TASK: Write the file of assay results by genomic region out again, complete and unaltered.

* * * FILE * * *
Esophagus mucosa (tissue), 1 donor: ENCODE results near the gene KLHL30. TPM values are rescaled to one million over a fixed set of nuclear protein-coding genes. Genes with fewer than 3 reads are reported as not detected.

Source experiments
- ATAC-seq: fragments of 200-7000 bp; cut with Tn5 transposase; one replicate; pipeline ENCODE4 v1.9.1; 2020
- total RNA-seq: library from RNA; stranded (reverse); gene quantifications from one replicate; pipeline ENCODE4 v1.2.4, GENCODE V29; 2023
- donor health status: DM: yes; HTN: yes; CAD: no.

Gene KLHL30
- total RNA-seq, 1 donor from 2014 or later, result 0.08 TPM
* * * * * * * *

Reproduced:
Esophagus mucosa (tissue), 1 donor: ENCODE results near the gene KLHL30. TPM values are rescaled to one million over a fixed set of nuclear protein-coding genes. Genes with fewer than 3 reads are reported as not detected.

Source experiments
- ATAC-seq: fragments of 200-7000 bp; cut with Tn5 transposase; one replicate; pipeline ENCODE4 v1.9.1; 2020
- total RNA-seq: library from RNA; stranded (reverse); gene quantifications from one replicate; pipeline ENCODE4 v1.2.4, GENCODE V29; 2023
- donor health status: DM: yes; HTN: yes; CAD: no.

Gene KLHL30
- total RNA-seq, 1 donor from 2014 or later, result 0.08 TPM